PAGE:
We’re supposedly in a new era of financial sobriety. Yet the evidence suggests otherwise. Amid the rubble of the 2008 financial crisis, there was talk of a return to thrift. For a brief period, it looked like it might happen. According to the Commerce Department’s Bureau of Economic Analysis, the monthly savings rate jumped to 8.1% in May 2009. But that proved to be a statistical blip, not a permanent change. To understand what’s happened, consider the longer-term story.
Over the 35 years through 1984, the amount saved as a percentage of post-tax income averaged 11.1% a year, and there wasn’t a single year when it fell below 9%. In the years since, the annual savings rate has never gotten as high as 9%. The drop-off was especially sharp after 1992, with the savings rate eventually hitting a low of 2.6% in 2005. Shaken by the Great Recession, Americans boosted their savings rate to 6.1% in 2009. But as the economy has mended, our inclination to save has waned, reaching just 4.5% last year.
For the overall economy, this isn’t a bad thing. If everybody turned thrifty, the reduced spending would slow economic growth. But for many families, it augurs badly for their financial future. How will they pay for retirement?
Sorry excuses. In the past, apologists for America’s lowly savings rate have offered their answer. In the late 1990s, it was supposedly OK that we weren’t saving because our stock portfolios were ballooning in value. In the early 2000s, it was our homes that were soaring in price.
Problem is, the bull market of the late 1990s and the housing bubble of the early 2000s were essentially borrowing gains from the future. Stock-market investors gave back much of their gains during the 2000-02 and 2007-09 bear markets. Homeowners surrendered much of their housing profits in the 2006-12 decline.
Over the short term, stocks, homes and other assets can rise faster than their underlying fundamentals. But over the long term, fundamentals prevail. In other words, share prices can’t rise much faster than corporate earnings, and bonds won’t deliver much more than what they yield when you buy them. Meanwhile, home prices shouldn’t climb much faster than the ability of families to pay. In fact, history suggests long-run home-price appreciation barely outpaces inflation.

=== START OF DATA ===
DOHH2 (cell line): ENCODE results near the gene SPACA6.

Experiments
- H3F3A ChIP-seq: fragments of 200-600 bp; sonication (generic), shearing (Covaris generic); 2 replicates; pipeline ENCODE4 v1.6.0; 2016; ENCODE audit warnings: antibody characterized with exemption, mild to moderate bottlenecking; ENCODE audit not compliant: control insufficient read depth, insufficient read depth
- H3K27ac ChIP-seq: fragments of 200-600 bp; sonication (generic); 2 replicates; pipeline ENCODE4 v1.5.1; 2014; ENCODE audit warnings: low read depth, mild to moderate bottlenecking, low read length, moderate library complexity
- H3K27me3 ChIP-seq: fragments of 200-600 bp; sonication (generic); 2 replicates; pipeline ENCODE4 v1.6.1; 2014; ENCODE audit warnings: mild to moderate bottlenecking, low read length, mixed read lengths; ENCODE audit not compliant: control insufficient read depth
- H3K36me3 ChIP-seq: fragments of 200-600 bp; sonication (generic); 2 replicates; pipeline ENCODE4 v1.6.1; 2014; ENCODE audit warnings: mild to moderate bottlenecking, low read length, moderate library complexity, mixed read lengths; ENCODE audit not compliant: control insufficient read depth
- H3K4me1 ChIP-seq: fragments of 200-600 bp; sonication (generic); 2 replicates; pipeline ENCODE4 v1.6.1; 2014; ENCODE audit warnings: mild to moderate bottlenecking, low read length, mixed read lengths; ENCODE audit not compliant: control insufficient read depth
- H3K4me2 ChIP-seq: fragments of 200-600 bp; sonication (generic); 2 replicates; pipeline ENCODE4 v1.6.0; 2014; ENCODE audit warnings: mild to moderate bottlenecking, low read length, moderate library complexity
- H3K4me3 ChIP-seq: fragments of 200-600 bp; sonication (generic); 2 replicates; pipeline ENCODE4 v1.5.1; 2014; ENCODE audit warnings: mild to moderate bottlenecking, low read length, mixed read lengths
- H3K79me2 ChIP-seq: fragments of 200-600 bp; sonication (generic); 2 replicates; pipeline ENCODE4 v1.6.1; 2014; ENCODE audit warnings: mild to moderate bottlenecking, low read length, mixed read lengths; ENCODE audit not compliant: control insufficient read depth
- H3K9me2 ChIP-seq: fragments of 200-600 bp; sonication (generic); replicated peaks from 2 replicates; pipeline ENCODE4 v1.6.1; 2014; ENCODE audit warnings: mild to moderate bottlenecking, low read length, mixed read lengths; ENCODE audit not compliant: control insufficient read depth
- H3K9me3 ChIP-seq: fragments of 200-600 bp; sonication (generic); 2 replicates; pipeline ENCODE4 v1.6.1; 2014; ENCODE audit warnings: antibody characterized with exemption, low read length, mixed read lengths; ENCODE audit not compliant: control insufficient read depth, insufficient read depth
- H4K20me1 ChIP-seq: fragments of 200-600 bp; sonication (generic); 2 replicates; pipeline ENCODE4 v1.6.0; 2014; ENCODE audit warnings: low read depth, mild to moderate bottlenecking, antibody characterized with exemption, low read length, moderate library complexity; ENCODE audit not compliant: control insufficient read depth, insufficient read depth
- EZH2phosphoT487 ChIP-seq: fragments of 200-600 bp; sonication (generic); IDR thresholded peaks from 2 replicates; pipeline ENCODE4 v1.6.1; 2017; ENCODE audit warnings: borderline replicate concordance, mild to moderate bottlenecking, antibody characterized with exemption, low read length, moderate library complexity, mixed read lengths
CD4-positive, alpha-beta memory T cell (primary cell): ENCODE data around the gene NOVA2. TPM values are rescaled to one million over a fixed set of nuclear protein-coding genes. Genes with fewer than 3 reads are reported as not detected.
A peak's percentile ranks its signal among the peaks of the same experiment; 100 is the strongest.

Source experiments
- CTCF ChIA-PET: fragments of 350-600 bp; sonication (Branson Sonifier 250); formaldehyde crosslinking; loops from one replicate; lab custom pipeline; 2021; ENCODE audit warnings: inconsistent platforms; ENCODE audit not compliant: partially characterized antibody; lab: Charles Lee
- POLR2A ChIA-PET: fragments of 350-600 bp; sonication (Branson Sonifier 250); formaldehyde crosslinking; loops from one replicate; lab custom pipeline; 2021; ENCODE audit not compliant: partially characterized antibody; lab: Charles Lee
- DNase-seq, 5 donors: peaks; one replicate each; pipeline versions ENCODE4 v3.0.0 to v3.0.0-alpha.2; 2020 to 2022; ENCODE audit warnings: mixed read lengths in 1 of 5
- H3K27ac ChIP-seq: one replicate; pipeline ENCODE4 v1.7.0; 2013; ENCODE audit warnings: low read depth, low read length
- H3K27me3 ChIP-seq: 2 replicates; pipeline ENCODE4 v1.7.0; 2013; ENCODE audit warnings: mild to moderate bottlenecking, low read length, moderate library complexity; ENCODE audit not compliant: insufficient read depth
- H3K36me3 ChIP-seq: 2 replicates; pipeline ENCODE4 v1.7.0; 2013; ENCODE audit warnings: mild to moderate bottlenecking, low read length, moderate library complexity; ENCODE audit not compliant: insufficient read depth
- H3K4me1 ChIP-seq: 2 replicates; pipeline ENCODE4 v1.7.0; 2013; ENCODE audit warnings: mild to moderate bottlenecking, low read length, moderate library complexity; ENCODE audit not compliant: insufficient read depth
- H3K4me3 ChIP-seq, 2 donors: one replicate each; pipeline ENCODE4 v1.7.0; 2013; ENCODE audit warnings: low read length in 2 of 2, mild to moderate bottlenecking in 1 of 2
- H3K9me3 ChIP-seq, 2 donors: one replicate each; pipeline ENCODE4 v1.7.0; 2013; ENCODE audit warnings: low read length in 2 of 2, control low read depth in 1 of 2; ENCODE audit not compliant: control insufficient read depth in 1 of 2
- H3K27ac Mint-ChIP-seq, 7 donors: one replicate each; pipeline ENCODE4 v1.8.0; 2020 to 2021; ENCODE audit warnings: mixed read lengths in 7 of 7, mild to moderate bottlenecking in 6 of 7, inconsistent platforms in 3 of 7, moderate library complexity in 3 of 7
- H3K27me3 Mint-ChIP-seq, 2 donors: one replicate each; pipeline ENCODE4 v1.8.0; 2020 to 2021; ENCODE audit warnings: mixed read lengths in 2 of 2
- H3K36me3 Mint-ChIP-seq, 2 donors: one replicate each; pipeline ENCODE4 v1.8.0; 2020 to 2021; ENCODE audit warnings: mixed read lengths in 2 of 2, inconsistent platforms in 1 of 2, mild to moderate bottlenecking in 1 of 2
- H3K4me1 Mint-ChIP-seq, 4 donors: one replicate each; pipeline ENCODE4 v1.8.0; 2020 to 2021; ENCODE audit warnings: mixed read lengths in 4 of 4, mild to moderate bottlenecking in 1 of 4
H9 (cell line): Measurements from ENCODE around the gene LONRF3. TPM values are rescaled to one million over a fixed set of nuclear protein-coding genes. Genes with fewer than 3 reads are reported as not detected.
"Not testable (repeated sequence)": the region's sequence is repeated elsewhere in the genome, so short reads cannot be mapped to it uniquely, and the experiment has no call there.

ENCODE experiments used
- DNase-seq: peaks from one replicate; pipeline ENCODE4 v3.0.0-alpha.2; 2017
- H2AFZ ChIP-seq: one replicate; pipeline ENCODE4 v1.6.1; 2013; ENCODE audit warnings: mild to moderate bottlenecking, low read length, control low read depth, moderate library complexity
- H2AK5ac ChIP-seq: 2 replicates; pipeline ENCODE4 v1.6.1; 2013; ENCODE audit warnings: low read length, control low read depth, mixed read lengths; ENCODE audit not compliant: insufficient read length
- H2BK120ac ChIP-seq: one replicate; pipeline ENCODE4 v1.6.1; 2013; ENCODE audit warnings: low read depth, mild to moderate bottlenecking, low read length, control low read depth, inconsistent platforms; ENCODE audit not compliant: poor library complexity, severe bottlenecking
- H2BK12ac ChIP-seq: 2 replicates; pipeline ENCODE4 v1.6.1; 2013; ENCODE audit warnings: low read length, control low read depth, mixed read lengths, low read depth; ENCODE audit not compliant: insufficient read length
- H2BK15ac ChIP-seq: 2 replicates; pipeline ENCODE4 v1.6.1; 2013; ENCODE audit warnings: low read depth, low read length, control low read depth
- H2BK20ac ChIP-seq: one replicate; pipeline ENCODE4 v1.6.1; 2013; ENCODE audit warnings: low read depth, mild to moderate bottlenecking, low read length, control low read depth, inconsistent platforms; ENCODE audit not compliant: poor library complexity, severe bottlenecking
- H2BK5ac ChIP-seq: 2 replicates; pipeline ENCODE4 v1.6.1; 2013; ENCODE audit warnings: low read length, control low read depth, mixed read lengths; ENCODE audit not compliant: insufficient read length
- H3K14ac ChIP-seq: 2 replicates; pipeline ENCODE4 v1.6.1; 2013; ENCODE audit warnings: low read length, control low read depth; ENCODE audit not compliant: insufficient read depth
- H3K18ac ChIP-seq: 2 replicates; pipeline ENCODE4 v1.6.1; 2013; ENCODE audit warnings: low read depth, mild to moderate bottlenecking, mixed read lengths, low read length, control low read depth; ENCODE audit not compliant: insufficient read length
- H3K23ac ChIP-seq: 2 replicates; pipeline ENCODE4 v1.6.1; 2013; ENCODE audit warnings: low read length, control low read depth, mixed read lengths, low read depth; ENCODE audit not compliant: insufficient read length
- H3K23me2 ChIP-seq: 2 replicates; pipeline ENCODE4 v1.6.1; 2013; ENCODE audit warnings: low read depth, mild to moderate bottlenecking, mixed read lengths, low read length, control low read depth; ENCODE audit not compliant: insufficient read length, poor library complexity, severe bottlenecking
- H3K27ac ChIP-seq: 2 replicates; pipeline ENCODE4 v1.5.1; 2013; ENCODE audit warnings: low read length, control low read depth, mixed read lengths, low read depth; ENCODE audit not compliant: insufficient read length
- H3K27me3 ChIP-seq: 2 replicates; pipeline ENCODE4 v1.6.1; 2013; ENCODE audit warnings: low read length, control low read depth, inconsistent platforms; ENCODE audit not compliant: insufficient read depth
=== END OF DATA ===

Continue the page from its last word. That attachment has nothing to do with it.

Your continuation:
Today, there isn’t much for apologists to point to. While home prices still seem reasonable, stocks are on the expensive side and bond yields are wretchedly low. It seems unlikely that another gangbuster bubble will bail out Americans.
No apologies. Americans, it seems, will have to bail themselves out — by finally knuckling down and saving more. For some, that isn’t currently an option, either because they’re out of work or they are still struggling to pay down debt taken on during the housing boom. But for those of us who aren’t in either camp, there’s no excuse.
Over the years, I have met thousands of everyday Americans who have amassed seven-figure portfolios. Many didn’t have huge paychecks, and most were so-so as investors. Instead, they shared one key attribute: They had great savings habits.
Are you gainfully employed and yet failing to save 12% to 15% of your income? Here are some steps that might get you on track.